Contemporary Japanese Literature is changing every day.
Monkey Business is the only English literary journal that publishes contemporary Japanese Literature. The publication is edited by professor Ted Goossen who specialize in Modern and Contemporary Japanese Literature at the York University and by professor Motoyuki Shibata who teaches American literature and literary translation at the University of Tokyo.
At the event, three young writers―Masatsugu Ono, a novelist shortlisted three times for the Akutagawa Prize, Yoko Hayasuke who made her debut in the Japanese version of Monkey Business, and Roland Kelts who is the author of the best-selling Japanamerica ― visited the Japanese Canadian Cultural Centre to discuss what is going on in the Japanese literature and language today.
Kelts described how different Japanese and American animations are, referring to “New Treasure Island” drawn by Osamu Tezuka, one of the old masters of Manga.
“There are a lot of young Japanese manga artist in Japan. In Japan, not many people had resources to produce kind of high-end animation at that time. Such as Walt Disney and Max Fleischer. A limited animation technique has been developed in Japan.
In full animation, animators have to draw each cell. And character slightly changes. Each cell of movements, character slightly change, looks like moving fluently and smoothly. But it’s pretty expensive and time-consuming to draw each frame. They were spending a lot of money to do so.
Using Japanese limited animation approach effectively makes animated story, spending out of money to do so. Animators can take the same character illustration. Animation is simply repeated the different perspective and different locations to affectively create a sense of movement. Trick the viewers.
(He switched a slide on a screen.)This is “Treasure island” worked by Osamu Tezuka. See here. The character’s face really doesn’t change very much at all. It was not drawn several illustrations to show this movement. What is changing is your perspective on a face. And through the change of perspective, you get a sense of action and movement. Moving camera rather than characters moving. That’s very different from comics coming into Japan from America, for example Superman, Super Heros comics. There are a lot of actions in them.”
During the talk, Ono and Hayasuke read their own works aloud. In the Ono’s story, there are two main characters who are going back to their town in which they are used to live, but the town is completely changed. Hayasuke’s story looked into the nuclear crisis caused by tsunami recently in Japan. What do we need after an an accident at a nuclear power plant happened? Is it supposed to be “Doraemon” who make our dream comes true? Interestingly, Hayasuke never studied how to write novels at a school. Through reading books at a library at the University of Tokyo, she learned processing writing through reading books.During the presentation, some audience members raised concerns over manga stating that it can be a bad influence on young people.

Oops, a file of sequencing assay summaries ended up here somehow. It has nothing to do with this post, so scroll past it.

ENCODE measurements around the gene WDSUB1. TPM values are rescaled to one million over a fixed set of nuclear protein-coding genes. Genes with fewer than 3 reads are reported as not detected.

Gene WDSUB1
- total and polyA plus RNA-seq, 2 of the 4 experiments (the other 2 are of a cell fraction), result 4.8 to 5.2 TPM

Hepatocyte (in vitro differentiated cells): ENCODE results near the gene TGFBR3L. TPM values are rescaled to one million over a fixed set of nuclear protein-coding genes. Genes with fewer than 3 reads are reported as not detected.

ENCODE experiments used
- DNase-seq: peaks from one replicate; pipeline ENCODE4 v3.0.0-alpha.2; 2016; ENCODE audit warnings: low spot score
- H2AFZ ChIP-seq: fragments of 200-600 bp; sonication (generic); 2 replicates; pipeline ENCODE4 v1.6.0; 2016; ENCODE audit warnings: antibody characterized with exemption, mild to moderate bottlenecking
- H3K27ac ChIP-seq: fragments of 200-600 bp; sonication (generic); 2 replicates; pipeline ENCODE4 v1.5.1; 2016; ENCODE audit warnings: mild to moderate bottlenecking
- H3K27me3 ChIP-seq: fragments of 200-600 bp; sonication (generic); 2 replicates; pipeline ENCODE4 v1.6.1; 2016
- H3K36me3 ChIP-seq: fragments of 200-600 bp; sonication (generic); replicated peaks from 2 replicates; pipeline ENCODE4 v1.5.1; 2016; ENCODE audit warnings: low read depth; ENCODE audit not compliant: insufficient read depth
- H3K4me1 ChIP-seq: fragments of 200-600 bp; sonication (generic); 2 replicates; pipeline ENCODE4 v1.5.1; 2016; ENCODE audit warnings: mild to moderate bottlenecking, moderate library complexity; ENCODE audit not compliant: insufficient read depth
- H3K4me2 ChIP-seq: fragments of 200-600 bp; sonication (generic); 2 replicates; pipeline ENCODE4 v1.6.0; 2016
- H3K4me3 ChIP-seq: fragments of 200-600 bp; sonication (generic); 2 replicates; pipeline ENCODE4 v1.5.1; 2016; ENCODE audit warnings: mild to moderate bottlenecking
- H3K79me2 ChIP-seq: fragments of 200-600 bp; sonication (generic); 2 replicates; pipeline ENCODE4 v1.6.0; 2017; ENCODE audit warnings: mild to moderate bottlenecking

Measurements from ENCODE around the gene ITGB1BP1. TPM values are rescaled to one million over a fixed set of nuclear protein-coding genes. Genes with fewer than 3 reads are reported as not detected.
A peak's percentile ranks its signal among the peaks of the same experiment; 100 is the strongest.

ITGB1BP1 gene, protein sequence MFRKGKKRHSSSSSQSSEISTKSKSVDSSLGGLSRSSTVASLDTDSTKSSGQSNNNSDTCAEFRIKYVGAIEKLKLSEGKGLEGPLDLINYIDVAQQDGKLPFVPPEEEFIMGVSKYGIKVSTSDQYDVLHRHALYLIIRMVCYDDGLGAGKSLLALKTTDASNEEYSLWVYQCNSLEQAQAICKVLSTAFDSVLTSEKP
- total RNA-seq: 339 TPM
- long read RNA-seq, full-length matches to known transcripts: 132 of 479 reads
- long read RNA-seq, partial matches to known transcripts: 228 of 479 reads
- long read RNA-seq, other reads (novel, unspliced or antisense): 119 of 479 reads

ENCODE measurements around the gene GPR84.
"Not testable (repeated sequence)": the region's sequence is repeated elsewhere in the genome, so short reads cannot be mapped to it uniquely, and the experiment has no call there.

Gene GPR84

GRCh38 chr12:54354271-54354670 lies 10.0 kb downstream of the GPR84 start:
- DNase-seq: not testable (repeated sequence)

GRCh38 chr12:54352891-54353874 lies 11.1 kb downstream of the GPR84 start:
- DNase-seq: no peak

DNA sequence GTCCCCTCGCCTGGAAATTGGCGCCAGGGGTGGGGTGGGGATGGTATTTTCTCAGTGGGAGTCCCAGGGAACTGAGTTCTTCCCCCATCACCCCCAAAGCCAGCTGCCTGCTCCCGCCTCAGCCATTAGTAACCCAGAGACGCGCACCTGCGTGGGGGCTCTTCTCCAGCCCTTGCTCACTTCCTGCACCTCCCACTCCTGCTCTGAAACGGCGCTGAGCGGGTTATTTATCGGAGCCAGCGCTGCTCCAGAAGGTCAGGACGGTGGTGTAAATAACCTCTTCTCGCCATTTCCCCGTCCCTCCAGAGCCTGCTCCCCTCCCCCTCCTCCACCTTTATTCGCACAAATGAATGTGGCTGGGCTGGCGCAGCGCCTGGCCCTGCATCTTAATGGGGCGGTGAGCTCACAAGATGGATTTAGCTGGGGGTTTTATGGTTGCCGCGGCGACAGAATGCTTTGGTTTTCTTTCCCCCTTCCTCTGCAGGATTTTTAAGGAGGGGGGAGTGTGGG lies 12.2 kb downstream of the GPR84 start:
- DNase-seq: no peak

“I couldn’t read manga in my childhood because my parents never allow me to read manga,” one audience member said. “An idea, philosophy, and culture of young people who are into manga is … not completely… quite different from that of people in my generation at this moment.”
“In a reversible manner, manga is good to introduce people to the literature world,” said York University professor Ted Goossen at the event.
“For example, nobody read the original text of the Tale of Genji first. But people read manga of the Genji and if they like it, they will read the original one. Some of my students were interested in Japan by the end of class,” he said.
Ono added to this saying that much is the same in Japan as it is here.
“I talk with young student at my university everyday,” said Ono. “The students who read manga read books as well. What is very scary is that some students who don’t read manga will read nothing,” he said anxiously.
At the midway point of the presentation, the topic moved onto how writers aspire to keep the Japanese language beautiful in their texts.
As French writer, Marcel Proust, said, “All beautiful books are written in foreign language.” And here’s something else from Proust. “The best way to preserve French language is to attack it.” This sentiment applies to the Japanese language as well.
“Language in books is a sort of far from that known as what you say in our daily life,” said Ono.“That kind of literary language may not beautiful for readers who are in the same period of the literary. A language determines our mind and perception. To break or attack language is to make it expands its possibilities. If someone feels wired to current language such as manga, it may be shaped and refined,” Ono concluded.
The talk was lively and the audience was talkative. The authors’ message to them, we shouldn’t stop reading and read all different kinds of literature.
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